Christians love to talk about how you can read a scripture a hundred times and miss the point, and then all of a sudden, BOOM! God throws His revelation smack-down on you, and you, in awesome wonder try to understand why you never saw it before. Some will cite that God all of a sudden “deposited truth in your spirit”, as if you didn’t have this ability to comprehend what was there before. But that doesn’t jibe for me. There are plenty of unbelieving scholars and professors, hollow and empty of God, that grasp those things and simply don’t believe them.
Maybe it’s that old standby, “you can read the same scripture verse over and over and get something different from it every time.” That sounds extremely spiritual, but then to do that we have to factor in our own moods, feelings, or situations into how we are interpreting it each time, but doing that really devalues the scriptures’ intended meaning which was written under the inspiration of the Holy Spirit. We certainly don’t do this with all scripture, just those catchy ones that everyone likes. The, “I know the plans I have for you” and “I will overcome by the blood of the lamb” stuff.
Surely some scripture can be difficult to contemplate but we tend to like the “move of the spirit”, so we can turn scripture into what we want. So instead of the plan meaning 70 yrs of captivity, its, “God’s gonna give me a spouse.” Instead of overcoming by not loving our lives unto death, its, “were gonna do great things, and overcome all our difficulties in here and now.”
I’m not saying I can exposit scripture with the greats. I’m more of a blue-collar guy in a white-collar job. I really do need things explained simply to me. That also means I can be a bit of a pain, because if you start telling me this scripture actually means something it didn’t intend to, well, it gets me going. I think the phrase goes something like, “don’t pee on my leg and tell me its raining.” Because I’m kind of simple in this way, I tend to miss small little things in scripture that turn out to be extremely important.
The Parable of the Talents: (Matthew 25:14-30)
Too many times, with much fear and trepidation, I read this story and was fearful of my wasting the talents that God had given me. “Master was a harsh man”, the last servant says. This is the only place in the parable that has any description of the master. But even then the master is saying in reply to him, “I didn’t need you to double my money, just do something with it”. The master seems far from the harsh man the servant makes him out to be. But this servant saw his master as harsh and judgmental and was fearful. This wasn’t about doing something with the talents, but about how we view the master. Those were the messages that made me fear how much I wasn’t doing was because of a poor view of God that we were being taught. “If you’re not busy doing God’s work, then you must not be a Christian.” It appears he is judged for his lack of effort, but it’s because of his poor understanding of the master. If we see God as a harsh taskmaster, someone first and foremost to be feared, we are far removed the truth. It is that truth of who God truly is, full of grace and mercy, that sets us free to serve Him in all things. That’s the message to be preached. It’s not check your fruit, but do you know the tree…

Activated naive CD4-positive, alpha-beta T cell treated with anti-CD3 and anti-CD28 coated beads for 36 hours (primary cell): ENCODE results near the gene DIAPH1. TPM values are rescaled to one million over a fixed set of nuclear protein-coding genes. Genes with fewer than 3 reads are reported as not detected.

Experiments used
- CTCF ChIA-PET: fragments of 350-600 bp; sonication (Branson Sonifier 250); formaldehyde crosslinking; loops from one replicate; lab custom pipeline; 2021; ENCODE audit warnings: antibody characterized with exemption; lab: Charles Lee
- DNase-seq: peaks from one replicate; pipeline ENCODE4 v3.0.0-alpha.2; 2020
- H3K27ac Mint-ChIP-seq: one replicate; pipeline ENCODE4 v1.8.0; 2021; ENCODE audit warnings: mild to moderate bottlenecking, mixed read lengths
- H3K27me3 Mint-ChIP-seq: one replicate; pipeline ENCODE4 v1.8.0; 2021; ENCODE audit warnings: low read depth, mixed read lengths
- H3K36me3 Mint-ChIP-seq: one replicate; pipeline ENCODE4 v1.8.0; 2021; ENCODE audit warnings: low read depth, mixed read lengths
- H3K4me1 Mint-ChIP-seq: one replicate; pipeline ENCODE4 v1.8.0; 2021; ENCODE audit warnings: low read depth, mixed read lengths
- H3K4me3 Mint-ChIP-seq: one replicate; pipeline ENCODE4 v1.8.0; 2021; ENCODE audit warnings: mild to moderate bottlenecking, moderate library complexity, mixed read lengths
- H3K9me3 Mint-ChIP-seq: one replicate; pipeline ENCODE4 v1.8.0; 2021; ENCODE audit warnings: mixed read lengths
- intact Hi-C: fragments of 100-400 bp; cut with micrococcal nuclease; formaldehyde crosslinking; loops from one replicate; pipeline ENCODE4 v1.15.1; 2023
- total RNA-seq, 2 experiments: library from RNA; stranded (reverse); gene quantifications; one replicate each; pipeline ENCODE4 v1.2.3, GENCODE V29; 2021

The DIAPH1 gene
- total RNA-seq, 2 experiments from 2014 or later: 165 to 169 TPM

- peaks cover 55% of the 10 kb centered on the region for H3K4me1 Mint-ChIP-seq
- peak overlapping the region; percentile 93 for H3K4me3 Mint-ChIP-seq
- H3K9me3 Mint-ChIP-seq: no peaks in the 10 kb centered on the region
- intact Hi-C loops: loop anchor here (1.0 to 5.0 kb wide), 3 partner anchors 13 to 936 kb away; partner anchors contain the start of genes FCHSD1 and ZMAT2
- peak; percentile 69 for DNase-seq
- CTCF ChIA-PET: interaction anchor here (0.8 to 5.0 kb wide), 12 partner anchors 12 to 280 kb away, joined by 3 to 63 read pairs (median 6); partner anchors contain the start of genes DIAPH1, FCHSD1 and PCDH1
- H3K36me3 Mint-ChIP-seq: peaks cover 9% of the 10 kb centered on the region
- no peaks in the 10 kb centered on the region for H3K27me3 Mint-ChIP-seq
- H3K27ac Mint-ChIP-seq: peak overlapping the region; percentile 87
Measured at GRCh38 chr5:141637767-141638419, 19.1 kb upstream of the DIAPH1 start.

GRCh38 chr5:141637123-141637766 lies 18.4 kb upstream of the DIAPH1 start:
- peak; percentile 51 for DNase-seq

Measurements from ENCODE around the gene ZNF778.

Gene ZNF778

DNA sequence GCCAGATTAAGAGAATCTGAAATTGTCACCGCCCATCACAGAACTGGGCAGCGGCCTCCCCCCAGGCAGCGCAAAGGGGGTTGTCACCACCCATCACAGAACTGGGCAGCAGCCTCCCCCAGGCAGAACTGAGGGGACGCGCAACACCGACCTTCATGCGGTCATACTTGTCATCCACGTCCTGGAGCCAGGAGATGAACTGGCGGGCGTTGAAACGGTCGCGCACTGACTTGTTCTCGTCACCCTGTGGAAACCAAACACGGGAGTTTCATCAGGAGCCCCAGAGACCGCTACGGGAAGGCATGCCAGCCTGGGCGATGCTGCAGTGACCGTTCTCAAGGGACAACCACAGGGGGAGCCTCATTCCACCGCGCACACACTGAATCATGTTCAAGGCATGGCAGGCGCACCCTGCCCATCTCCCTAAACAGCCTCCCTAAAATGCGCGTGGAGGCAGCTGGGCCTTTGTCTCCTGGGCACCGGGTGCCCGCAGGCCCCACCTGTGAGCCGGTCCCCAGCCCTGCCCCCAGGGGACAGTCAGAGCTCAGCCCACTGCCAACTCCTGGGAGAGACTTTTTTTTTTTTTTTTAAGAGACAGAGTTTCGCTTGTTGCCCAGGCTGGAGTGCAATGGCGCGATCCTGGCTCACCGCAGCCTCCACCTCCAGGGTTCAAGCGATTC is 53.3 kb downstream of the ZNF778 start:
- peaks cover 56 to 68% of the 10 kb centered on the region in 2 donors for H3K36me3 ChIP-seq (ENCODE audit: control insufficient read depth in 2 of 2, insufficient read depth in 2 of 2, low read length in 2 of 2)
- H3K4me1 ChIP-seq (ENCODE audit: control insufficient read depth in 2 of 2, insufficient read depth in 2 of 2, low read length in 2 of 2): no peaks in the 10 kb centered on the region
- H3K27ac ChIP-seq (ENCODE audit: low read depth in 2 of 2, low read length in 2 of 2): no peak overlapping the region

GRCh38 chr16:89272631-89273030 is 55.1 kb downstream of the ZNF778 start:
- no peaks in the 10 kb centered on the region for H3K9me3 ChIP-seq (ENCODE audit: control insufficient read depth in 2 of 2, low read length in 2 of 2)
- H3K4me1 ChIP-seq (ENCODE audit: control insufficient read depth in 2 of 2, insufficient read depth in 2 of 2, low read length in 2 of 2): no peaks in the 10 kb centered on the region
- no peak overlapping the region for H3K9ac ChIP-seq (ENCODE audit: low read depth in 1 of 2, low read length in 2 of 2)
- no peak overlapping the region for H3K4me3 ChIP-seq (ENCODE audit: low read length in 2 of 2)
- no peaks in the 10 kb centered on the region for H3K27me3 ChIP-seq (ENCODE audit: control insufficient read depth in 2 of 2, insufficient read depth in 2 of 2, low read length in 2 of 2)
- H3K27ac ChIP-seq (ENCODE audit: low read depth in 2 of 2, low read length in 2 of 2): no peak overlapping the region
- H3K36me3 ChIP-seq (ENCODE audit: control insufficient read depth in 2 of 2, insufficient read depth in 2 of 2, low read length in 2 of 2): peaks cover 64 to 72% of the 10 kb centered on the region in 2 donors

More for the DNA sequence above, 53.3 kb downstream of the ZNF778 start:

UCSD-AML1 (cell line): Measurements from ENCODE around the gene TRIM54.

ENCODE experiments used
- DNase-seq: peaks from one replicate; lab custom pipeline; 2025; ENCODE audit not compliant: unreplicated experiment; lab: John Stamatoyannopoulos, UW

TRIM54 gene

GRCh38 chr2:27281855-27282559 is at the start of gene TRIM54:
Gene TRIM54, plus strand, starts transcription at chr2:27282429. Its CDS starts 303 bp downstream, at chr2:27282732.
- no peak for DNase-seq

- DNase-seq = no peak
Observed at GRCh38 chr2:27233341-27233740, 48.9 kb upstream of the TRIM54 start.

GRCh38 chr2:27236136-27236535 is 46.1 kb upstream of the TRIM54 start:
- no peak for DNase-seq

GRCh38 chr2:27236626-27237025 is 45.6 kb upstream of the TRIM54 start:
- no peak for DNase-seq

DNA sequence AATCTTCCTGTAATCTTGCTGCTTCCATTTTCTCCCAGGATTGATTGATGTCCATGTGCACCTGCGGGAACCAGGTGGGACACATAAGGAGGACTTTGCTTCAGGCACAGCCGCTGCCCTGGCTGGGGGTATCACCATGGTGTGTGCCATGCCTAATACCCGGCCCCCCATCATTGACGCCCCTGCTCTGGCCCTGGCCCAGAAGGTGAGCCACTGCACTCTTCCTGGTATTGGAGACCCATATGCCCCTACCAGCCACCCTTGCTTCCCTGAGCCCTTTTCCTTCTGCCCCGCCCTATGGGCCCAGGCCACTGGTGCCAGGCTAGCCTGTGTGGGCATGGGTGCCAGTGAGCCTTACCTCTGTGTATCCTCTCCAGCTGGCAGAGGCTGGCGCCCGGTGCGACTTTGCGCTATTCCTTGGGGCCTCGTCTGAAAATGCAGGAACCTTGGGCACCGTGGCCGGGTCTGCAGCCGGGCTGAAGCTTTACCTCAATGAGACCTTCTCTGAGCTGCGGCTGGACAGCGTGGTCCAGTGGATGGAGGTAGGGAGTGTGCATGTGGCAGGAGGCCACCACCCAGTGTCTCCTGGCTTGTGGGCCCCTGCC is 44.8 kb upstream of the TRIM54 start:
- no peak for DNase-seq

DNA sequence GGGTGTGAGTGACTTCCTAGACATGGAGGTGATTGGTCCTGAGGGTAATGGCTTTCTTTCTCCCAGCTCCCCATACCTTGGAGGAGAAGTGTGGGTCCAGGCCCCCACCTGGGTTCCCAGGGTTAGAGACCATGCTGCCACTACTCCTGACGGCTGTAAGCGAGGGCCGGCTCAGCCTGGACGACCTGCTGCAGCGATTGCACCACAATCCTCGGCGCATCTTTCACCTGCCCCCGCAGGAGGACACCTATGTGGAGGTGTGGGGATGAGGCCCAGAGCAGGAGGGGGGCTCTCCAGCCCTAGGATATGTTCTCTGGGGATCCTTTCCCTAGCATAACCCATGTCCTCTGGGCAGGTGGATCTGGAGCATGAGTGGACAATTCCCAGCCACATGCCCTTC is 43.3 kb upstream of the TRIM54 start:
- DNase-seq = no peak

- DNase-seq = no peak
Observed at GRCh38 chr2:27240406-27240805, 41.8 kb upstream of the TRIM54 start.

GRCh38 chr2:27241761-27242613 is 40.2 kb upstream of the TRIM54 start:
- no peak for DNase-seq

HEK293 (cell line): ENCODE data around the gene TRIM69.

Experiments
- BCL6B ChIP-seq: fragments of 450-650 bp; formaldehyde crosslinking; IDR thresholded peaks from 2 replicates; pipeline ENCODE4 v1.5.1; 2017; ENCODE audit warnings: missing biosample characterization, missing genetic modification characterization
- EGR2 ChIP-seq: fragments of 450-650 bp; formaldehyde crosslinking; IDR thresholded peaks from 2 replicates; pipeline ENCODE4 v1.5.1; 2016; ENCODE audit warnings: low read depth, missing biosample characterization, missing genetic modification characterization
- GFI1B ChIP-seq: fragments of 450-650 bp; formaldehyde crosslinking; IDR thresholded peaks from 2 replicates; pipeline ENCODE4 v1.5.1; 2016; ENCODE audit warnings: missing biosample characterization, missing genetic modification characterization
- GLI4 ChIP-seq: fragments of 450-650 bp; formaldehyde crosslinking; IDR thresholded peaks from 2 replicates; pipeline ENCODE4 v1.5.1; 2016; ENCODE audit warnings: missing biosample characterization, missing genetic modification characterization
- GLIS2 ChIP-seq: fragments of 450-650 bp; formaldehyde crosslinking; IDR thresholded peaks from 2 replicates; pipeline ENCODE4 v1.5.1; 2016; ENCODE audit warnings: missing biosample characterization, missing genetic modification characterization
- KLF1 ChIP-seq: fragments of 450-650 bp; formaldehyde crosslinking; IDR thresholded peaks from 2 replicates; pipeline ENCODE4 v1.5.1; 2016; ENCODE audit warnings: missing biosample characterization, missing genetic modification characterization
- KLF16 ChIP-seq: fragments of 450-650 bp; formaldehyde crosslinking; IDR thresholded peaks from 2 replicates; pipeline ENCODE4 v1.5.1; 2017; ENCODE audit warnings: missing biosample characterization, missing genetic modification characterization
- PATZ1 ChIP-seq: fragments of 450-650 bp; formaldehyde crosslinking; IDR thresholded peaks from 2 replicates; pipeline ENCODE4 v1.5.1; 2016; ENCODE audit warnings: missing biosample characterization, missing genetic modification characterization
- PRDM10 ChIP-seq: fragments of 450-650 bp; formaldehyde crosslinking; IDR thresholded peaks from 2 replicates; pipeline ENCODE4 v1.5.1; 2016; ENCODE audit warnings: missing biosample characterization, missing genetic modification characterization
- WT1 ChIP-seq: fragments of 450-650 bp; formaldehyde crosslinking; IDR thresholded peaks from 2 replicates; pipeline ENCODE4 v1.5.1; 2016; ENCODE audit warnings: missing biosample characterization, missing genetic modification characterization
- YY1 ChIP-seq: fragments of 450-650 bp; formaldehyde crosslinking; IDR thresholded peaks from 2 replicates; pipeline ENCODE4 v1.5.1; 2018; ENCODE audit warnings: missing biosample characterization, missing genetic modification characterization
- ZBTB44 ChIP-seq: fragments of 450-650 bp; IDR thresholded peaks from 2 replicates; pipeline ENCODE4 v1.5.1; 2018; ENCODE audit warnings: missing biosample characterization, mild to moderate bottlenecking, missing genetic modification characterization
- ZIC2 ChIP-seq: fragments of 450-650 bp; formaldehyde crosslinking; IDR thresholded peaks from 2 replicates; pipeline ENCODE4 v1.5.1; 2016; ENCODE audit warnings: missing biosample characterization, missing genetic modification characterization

The Sheep and the Goats: (Matthew 25:31-46)
This SHOULD be a scary portion of scripture, but with understanding, there might be even more to fear. At first glance, it seems that this is again telling us our salvation is partly determined by how much we are doing or if we are doing anything at all. Verse 44 implies that those being cast out actually DID the same work as those who are inheriting the kingdom:
“Lord, when did we see you hungry or thirsty or a stranger or naked or sick or in prison and did NOT minister to you.”
We know the church is full of both sheep and goats and even goats sometimes do the work in the church. The question is why? Are they really serving those in need and in turn Christ the Lord? Or do they serve to be seen and given praise by men. I ask myself this question at times. I wonder for my own heart when I’m paid a compliment or encouraged towards a greater responsibility. I know I was a goat and God made a sheep but sometimes I wonder if im still too much goat. Being a goat, doesn’t mean we don’t work, it means we don’t work for the true shepherd. The tendency is to hear in this parable, “get busy doing so I can show God that I am one of his sheep.” All the work in the world won’t do that. In fact, the actual sheep in the parable appear to be unaware that they were serving Jesus by serving others. It seems they were not preoccupied with that, just with serving. Once again, this is more about knowing God, knowing the Savior than serving, because when we know the one we are serving, there is a tendency for works to follow.
This is probably old news for some, and I’m just late to the party, but as I sit and hear the scriptures taught, it seems as if my eyes are being opened for the first time. Scriptures that truly show me its all about Jesus. About having faith in him as Lord and Savior.
For this I am thankful…
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